Not Just the Baby Blues: Screening Can Help Address Postpartum Depression
By Carolyn M.
June 11, 2013
If you know someone who’s
expecting a baby this summer, you have plenty of company. More
babies are born in July, August, and September than in any other
months of the year, according to 2010
Federal data [PDF File,
baby brings joy and excitement. But for some women, it can also
bring on the start of serious depression. Known as
postpartum depression, this condition often starts shortly
after a woman gives birth, but it can also begin up to a year
Signs of postpartum depression
are similar to the symptoms of major depression. They include --
- Feeling sad or depressed
most of the time.
- Having no interest in doing
things a person used to enjoy.
- Losing or gaining a lot of
weight in a short time.
- Being unable to sleep or
sleeping too much.
- Feeling guilty or worthless.
- Thinking about death or
Major depression in women who
have given birth in the previous year affects between 1 and 6
percent of the population. In the first 3 months after giving
birth, the incidence is higher than 6 percent.
New mothers with postpartum
depression have unique needs because they are caring for
infants. When this condition isn’t treated, it can result in a
higher risk of infant death, poor infant development, and a
greater use of unneeded health services for mother and infant, a
2009 report found.
One problem is that the signs of
postpartum depression can look the same as the natural stresses
of caring for a newborn. Who doesn’t know a new mother who has
been up all night-- or several -- with a crying infant? Women who are
exhausted or sad might be mistakenly be diagnosed with this
The good news is that women who
get tested and treated for postpartum depression can recover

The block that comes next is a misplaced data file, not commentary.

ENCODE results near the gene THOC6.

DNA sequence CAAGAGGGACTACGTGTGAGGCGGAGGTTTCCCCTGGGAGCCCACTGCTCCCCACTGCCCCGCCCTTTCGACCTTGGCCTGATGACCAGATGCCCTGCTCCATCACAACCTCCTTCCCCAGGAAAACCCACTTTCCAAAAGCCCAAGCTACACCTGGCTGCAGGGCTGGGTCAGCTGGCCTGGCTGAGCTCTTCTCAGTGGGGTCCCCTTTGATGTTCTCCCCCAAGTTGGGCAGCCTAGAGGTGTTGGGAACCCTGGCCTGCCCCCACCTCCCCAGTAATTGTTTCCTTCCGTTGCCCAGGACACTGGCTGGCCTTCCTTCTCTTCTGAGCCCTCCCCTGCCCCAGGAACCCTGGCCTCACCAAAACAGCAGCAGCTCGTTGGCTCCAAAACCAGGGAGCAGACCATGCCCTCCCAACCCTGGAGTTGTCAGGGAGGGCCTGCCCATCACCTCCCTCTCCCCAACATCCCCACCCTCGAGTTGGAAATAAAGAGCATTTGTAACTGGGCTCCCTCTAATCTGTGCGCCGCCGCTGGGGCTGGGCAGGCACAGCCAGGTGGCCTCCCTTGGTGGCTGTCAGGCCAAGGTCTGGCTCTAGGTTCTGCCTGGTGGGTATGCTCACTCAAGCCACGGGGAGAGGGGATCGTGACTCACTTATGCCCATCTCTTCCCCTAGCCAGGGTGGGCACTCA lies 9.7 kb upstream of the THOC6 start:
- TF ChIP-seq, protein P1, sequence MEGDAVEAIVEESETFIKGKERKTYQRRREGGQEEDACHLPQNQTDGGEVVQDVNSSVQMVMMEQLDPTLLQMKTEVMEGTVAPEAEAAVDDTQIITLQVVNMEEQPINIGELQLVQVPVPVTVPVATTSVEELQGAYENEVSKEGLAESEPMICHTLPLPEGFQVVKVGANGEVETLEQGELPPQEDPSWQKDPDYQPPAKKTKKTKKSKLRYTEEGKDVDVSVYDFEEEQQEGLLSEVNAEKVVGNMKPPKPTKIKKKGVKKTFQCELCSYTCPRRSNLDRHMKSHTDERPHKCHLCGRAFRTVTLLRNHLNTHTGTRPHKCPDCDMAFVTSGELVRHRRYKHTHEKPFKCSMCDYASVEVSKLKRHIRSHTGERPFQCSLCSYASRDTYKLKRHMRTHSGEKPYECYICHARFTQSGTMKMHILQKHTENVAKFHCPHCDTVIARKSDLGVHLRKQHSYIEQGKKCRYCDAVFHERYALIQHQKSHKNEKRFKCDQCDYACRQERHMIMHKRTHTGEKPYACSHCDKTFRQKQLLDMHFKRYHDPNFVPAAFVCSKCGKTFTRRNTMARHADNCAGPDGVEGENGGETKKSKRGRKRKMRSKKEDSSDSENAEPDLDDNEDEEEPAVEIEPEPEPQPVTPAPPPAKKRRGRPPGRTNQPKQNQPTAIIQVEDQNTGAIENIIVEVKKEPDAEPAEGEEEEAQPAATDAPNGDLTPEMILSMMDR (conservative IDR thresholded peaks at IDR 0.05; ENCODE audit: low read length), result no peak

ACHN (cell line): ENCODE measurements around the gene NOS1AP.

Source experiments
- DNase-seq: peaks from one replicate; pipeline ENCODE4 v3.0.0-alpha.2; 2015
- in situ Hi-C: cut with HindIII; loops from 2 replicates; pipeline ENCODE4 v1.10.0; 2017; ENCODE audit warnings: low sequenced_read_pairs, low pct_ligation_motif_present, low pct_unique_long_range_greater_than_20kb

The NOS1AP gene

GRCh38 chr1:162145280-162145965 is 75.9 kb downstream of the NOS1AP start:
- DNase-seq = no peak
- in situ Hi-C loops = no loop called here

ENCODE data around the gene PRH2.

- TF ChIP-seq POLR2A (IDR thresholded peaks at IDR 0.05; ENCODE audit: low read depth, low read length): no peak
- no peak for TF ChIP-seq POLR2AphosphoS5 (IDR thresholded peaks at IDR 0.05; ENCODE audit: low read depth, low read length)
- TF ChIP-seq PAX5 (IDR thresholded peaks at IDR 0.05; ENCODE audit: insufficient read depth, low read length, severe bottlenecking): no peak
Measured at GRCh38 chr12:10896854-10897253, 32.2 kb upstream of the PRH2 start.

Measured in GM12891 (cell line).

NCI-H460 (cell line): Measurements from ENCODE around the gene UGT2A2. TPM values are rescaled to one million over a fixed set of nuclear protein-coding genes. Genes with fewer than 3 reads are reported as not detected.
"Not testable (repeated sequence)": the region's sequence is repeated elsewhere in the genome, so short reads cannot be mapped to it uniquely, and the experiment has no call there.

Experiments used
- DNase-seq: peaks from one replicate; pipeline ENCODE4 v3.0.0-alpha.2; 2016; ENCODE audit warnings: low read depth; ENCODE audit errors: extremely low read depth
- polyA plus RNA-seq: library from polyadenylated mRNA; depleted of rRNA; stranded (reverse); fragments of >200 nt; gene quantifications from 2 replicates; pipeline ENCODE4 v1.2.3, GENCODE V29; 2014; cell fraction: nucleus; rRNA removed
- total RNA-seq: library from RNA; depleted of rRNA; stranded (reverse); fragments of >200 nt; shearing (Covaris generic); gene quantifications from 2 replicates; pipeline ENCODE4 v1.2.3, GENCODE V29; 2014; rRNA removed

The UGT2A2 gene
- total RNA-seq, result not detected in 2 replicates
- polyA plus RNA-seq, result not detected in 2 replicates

faster from the symptoms than women who don’t, according to a
new review from AHRQ’s Effective Health Care Program [PDF
The review, conducted for AHRQ by
Duke University with input from experts in child and maternal
health, looked at 40 studies. About half of the studies used
well-known depression screening tests to assess a woman’s risk.
Women who tested positive for
depression did better when the screening, diagnosis, and
treatment were all provided in the same place. Unfortunately,
when these elements of care aren’t available in the same place,
fewer than half of patients are referred for followup treatment.
Screening for postpartum depression can be helpful, especially
when it’s convenient for patients.
Currently, we don’t have a
"standard of care" -- like the schedule of vaccines for children,
for example -- for the best type of depression screening test, who
should receive it, and when it should be given. And we don’t
have enough evidence about what which approach works best once a
positive diagnosis is made.
Clearly, more research is needed.
Postpartum depression is a serious condition whose signs can
appear at a time when everyone -- new mothers included -- expects just
the opposite. Understanding that it can be tested, diagnosed,
and treated is a big step in the right direction.
I’m Dr. Carolyn Clancy, and
that’s my advice on how to navigate the health care system.
Agency for Healthcare
Research and Quality. Effective Health Care Program
Efficacy and Safety of Screening for Postpartum Depression.
Centers for Disease
Control & Prevention
National Vital Statistics Reports, Vol. 61, No. 1,
August 28, 2012
U.S. National Library of
Medicine, National Institutes of Health
Postpartum Depression: MedlinePlus
Council, Institute of Medicine
Depression in Parents, Parenting, and Children:
Opportunities to Improve Identification, Treatment, and
Current as of June 2013
Not Just the Baby Blues: Screening Can Help Address Postpartum Depression. June 2013. Agency for Healthcare Research and Quality, Rockville, MD. http://www.ahrq.gov/news/columns/navigating-the-health-care-system/061113.html